We Hate To Admit It But Handwashing Bras Is The Way To Go - Here's How To Start

You don't have to wear bras all the time, but there's no denying their rightful place in our drawers. A good bra can be expensive, with some costing more than a monthly phone bill. And stumbling upon perfect-fitting bras is akin to finding a needle in a haystack, so you want to make your bras last as long as possible. A fool-proof way of ensuring their longevity? Handwashing. 


A solid handwashing routine is one of the best habits you can create to make your bras last longer. This little bit of time can be well worth it as you make your favorite bras last longer into the future. Make cleaning them a task on your chore list so it feels like a priority instead of an inconvenience. Set aside time to gather all of the dirty bras from the week, hand wash them, and allow them to dry so they are ready for their next wear. Here are some tried and true techniques you can use to get your handwashing process done right.

Do I need detergent to wash my bras?

Here's the thing about brassieres: they are much more delicate than you think. Using your regular detergent should be fine for thicker garments like pants and sweaters, but for delicates like bras, you need something much less potent so as not to destroy the built-in elastics and fibers weaved into them.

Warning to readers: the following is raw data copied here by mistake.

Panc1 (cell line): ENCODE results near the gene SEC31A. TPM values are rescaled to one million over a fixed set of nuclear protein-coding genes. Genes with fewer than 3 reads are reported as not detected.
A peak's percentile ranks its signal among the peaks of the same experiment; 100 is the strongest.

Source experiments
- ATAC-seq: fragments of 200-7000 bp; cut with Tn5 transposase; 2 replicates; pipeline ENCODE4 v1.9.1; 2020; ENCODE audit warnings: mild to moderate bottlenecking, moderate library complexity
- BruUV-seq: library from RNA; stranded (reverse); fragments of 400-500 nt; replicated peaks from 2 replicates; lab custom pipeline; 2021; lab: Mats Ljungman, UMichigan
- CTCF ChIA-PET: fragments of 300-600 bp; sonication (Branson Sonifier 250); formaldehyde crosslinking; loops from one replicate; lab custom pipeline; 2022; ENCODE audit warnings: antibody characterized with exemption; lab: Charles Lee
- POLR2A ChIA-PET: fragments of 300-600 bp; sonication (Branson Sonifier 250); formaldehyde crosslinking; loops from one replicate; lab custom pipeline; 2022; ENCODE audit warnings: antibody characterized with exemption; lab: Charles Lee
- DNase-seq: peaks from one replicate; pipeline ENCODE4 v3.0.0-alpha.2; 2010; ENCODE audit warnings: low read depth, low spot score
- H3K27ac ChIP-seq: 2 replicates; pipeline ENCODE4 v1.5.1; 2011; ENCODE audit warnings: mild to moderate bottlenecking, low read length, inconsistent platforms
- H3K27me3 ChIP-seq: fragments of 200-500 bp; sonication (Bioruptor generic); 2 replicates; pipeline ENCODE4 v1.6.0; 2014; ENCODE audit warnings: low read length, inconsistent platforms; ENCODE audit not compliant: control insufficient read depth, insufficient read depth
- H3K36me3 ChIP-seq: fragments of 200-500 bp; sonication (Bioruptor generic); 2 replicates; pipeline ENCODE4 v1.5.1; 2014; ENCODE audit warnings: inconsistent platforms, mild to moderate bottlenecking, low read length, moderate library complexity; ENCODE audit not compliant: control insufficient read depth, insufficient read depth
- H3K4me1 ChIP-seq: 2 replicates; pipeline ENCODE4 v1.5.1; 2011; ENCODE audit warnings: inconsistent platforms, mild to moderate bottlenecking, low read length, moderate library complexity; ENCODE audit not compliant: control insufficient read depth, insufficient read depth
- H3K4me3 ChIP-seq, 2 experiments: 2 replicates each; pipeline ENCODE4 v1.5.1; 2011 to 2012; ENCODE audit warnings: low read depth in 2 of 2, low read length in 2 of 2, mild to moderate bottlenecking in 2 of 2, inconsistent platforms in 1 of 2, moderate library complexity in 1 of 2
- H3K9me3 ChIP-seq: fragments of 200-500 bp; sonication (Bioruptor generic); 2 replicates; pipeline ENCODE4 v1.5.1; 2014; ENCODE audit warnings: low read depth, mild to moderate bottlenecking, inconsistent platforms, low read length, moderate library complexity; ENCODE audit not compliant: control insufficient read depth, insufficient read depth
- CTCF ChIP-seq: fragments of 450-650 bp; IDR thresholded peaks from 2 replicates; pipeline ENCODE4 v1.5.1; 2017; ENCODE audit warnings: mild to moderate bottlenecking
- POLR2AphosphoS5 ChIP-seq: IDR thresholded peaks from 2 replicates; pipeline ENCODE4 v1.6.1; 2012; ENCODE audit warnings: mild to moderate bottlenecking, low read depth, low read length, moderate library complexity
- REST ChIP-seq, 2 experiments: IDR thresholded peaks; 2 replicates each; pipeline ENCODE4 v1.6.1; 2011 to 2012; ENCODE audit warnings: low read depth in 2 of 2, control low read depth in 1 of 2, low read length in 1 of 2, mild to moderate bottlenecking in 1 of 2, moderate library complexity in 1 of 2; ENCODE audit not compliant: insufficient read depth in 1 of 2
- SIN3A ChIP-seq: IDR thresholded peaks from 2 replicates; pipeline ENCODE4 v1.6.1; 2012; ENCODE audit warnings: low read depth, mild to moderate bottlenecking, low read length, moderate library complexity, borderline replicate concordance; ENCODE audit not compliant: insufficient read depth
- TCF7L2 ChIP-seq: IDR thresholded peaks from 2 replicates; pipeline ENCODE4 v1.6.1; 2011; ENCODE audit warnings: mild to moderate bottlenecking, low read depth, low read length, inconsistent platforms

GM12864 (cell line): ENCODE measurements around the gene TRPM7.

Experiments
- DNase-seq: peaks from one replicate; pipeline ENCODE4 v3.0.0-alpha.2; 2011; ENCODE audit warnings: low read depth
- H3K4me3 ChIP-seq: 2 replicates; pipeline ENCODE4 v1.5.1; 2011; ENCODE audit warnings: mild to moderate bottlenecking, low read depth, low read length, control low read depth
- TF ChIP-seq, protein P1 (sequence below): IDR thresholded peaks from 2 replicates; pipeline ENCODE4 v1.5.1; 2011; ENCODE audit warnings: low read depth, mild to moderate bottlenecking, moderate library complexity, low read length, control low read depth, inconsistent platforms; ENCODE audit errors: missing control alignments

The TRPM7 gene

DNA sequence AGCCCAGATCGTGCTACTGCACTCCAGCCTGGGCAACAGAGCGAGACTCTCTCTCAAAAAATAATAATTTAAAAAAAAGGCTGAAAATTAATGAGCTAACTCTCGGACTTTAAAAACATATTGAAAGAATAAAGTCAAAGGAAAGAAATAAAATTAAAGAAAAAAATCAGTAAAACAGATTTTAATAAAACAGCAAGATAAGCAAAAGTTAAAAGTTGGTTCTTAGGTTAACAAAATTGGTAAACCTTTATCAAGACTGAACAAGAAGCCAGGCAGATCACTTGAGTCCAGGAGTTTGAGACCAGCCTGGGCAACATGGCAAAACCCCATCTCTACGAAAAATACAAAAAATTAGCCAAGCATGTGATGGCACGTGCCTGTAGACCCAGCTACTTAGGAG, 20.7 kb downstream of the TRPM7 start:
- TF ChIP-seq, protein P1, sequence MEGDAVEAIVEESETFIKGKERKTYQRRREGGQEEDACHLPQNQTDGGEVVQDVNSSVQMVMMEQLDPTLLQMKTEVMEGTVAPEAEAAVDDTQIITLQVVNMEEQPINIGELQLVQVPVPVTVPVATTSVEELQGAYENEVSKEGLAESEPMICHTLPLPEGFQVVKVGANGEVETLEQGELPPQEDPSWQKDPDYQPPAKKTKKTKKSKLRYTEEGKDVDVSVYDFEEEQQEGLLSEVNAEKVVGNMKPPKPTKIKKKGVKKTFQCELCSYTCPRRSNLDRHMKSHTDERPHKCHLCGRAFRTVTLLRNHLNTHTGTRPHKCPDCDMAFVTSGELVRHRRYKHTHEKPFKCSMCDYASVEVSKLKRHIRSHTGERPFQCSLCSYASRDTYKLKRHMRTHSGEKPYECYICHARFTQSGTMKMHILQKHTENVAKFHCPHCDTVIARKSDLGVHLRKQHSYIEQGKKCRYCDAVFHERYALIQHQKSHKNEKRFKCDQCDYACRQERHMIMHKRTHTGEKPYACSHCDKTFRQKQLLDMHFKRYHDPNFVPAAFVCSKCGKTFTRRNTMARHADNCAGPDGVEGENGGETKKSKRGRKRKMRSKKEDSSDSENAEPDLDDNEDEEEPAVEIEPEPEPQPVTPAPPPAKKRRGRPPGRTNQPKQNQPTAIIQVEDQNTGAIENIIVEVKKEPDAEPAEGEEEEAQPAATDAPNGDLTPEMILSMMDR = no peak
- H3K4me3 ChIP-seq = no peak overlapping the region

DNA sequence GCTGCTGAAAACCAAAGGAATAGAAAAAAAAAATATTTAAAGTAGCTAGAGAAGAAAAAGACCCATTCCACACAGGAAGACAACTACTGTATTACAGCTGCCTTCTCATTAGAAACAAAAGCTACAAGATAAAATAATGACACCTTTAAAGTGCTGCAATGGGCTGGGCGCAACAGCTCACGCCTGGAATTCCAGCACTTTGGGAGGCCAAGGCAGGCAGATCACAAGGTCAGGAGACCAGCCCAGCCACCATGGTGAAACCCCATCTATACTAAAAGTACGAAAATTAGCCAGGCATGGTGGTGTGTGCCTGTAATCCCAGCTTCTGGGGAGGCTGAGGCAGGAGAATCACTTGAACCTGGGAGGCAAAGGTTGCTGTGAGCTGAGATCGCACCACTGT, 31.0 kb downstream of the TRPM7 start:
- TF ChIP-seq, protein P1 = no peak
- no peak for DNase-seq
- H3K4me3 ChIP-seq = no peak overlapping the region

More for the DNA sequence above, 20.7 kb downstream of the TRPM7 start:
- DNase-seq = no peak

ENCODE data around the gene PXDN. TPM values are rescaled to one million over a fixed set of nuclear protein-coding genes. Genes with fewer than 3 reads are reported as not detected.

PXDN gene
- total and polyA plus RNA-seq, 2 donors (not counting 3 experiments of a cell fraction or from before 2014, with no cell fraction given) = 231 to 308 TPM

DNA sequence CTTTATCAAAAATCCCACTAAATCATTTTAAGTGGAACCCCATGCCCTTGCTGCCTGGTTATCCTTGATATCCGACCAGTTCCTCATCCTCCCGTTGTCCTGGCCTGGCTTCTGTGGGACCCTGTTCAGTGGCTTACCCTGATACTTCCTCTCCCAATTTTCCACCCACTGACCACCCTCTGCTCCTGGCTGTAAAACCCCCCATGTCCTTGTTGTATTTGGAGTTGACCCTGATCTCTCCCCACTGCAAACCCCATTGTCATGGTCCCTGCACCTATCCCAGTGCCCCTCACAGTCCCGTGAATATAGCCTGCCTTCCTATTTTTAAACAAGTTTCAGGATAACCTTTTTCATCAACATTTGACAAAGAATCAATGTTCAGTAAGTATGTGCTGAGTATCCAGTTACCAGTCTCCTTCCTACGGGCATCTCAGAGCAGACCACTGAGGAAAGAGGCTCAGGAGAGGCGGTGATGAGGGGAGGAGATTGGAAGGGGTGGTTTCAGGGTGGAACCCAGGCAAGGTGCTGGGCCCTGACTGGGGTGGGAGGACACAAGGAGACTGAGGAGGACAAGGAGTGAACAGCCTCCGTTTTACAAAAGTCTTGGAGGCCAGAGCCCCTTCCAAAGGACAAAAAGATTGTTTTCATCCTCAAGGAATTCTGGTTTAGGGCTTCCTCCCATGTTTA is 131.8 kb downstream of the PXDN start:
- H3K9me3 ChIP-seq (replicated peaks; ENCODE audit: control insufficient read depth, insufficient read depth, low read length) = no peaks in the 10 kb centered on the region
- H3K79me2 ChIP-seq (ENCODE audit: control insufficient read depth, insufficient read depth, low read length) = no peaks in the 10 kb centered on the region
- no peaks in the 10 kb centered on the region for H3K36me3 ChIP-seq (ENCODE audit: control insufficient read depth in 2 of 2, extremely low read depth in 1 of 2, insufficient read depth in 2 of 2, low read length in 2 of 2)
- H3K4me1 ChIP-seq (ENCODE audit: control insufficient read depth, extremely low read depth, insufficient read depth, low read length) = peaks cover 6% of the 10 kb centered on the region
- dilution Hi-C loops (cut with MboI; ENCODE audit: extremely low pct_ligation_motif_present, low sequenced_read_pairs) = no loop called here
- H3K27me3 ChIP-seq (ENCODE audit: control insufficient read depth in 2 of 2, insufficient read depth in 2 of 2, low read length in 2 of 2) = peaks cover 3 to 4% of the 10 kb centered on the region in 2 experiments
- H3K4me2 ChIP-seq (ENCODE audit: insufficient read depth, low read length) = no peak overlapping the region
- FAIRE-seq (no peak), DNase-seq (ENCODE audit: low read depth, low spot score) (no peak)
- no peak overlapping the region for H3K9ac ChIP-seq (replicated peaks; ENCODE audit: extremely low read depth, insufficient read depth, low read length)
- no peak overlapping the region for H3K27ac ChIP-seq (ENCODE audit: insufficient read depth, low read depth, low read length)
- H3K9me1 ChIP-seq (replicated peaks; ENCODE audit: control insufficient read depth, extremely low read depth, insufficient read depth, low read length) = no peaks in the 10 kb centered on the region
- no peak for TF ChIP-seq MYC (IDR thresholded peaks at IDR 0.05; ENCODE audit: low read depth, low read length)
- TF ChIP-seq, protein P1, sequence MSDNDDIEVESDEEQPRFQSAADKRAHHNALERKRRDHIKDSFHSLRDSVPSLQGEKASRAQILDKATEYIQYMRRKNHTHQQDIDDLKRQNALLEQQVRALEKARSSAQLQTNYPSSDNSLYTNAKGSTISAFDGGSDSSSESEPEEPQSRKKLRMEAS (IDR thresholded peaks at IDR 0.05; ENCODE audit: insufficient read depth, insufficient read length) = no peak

If you want to be really careful about your bras, you can purchase laundering soaps specially formulated for delicates and handwashing. But if you insist on using regular detergent, it's important to make sure that it's formulated with gentle ingredients and doesn't contain any bleach or alcohol. "For hand-washing especially, the more 'pure,' the better," celebrity stylist Samantha Brown told Reader's Digest

You also don't need to douse your bras in detergent, either. A couple of teaspoons is ideal for easy rinsing and to avoid any soapy and sticky residue. You also have the option to skip any cleaning agent altogether (but only for a quick rinse between actual washes, of course). You can even add a few drops of your favorite essential oils instead. That way, your delicates will still come out smelling fresh and clean.


Are there any special hacks involved in washing bras?

When it comes to handwashing bras, it's less about the act of actual washing, but more about soaking. Regardless of what bra you're cleaning, whether it's a wired brassiere or a sports bralette, you more or less follow the same process: soaking, gentle scrubbing, and air drying.


For starters, you need to fill your sink or a basin with cool water. Using hot water may make more sense to kill bacteria, but with delicates like bras, you only risk destroying them with warmer temperatures. You then proceed with adding soap or detergent, mix to create a cleaning solution, and then submerge your bra for a short soak, ideally around five to ten minutes.